Under the Patrick Administration, a $40 million municipal resiliency initiative was recently launched to help ensure energy resiliency at critical facilities and protect communities from interruptions in energy services.
“We have already seen firsthand in Massachusetts how devastating a loss of energy can be to a community during times of natural disaster, and predictions are that the impacts of climate change will only make these events more severe going forward,” said Governor Patrick. “This initiative will provide communities across the Commonwealth the opportunity to identify their most critical assets now and utilize clean energy technology to keep their residents safer in the future.”
Through this grant program, $40 million in state funding will be made available to cities and towns that identify the facilities in their community where loss of electrical service would result in disruption of a critical public safety life sustaining function, including emergency services, shelters, food and fuel supply, and communications infrastructure. Municipalities will be able to utilize clean energy technologies to keep their energy systems operable.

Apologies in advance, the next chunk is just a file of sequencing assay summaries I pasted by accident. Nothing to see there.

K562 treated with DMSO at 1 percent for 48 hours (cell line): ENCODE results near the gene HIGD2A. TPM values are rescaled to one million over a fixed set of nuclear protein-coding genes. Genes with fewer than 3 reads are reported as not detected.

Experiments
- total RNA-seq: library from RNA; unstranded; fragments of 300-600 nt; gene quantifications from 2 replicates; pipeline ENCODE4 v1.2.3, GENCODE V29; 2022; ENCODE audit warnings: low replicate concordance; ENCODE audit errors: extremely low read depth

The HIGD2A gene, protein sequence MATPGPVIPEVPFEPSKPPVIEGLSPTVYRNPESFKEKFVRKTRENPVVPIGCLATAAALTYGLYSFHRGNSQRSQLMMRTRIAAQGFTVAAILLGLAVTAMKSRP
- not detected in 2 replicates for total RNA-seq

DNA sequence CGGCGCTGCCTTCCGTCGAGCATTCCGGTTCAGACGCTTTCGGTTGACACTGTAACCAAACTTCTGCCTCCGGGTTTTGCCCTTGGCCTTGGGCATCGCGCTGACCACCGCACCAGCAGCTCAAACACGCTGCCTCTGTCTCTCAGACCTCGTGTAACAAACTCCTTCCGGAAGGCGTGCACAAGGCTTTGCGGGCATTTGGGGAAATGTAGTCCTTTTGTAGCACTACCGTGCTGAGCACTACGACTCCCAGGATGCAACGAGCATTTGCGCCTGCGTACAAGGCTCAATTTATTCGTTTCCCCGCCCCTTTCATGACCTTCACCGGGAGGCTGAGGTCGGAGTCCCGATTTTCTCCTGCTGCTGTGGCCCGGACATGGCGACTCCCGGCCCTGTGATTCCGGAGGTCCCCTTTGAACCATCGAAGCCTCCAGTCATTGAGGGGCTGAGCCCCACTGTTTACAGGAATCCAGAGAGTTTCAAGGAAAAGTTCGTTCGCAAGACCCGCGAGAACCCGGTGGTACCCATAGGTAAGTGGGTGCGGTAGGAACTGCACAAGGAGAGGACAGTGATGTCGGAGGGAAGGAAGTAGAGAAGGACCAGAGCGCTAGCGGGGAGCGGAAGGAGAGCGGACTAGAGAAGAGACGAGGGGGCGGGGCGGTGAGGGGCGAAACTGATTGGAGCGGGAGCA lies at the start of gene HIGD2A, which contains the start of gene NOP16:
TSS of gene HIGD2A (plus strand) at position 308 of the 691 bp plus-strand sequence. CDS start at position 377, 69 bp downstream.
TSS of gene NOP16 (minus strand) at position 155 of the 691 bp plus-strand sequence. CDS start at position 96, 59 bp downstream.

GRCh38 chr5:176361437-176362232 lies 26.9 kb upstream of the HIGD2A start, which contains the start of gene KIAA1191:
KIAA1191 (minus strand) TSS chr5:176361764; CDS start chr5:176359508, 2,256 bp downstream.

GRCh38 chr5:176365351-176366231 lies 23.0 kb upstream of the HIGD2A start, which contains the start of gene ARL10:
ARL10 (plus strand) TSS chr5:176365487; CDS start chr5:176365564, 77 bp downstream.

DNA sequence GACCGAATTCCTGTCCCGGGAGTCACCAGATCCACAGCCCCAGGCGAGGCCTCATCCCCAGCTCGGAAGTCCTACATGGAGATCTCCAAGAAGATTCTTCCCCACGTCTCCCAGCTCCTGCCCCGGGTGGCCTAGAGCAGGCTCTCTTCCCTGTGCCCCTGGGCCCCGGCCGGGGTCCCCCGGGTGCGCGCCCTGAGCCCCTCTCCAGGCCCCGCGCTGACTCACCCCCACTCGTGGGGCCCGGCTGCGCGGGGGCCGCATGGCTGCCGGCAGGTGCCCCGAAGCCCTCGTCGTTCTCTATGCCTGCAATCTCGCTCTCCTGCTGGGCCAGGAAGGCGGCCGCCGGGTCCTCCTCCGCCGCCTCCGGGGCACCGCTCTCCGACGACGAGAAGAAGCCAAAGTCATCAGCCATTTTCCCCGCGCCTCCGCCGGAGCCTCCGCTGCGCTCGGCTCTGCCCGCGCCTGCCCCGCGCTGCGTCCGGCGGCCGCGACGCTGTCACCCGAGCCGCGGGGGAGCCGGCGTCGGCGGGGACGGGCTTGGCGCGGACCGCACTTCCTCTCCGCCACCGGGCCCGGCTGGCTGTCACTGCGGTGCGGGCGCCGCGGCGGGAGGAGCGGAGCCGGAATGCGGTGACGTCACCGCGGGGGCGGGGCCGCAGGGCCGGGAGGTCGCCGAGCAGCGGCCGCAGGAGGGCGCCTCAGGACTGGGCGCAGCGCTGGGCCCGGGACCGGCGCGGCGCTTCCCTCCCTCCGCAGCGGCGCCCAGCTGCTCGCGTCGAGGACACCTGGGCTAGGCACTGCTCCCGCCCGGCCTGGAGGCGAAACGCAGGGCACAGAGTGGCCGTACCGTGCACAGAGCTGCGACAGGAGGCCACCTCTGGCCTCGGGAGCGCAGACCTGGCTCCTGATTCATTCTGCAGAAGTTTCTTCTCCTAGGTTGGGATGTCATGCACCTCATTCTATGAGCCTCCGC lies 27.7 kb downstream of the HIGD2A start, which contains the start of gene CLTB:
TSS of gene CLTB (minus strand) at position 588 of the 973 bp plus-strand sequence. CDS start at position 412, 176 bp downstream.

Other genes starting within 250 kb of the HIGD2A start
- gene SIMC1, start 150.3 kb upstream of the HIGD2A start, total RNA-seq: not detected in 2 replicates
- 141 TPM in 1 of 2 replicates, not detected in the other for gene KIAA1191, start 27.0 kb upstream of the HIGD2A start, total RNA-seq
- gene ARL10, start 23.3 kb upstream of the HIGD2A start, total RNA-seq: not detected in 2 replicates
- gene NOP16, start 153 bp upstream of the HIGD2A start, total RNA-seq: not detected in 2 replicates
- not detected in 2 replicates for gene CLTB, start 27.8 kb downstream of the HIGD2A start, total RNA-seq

“This is a tremendous opportunity for municipalities to prepare for and address the multiple threats of climate change,” said Energy and Environmental Affairs Secretary Rick Sullivan. “This innovative program demonstrates the Patrick Administration’s commitment to climate change mitigation and preparedness by protecting the Commonwealth and ensuring that our energy grid can sustain more frequent, extreme weather patterns in a manner supporting our clean energy future.”
Under the program, administered by the Department of Energy Resources (DOER), cities and towns can apply for either technical assistance or direct project implementation funding to help protect their communities from interruptions in energy service due to severe climate events worsened by the effects of climate change. Communities that receive a technical assistance award can subsequently apply for project implementation funding.
“These grants will provide an opportunity for cities and towns to tap the technology and expertise of the Commonwealth’s clean energy industry to protect residents and businesses from the effects of climate change,” said DOER Commissioner Mark Sylvia. “We’re pleased to be able to support communities as they take this next step as clean energy leaders.”
The grants will be funded through Alternative Compliance Payments (ACP), which are paid by electrical retail suppliers if they have insufficient Renewable or Alternative Energy Certificates to meet their compliance obligations under the Renewable and Alternative Portfolio Standard programs.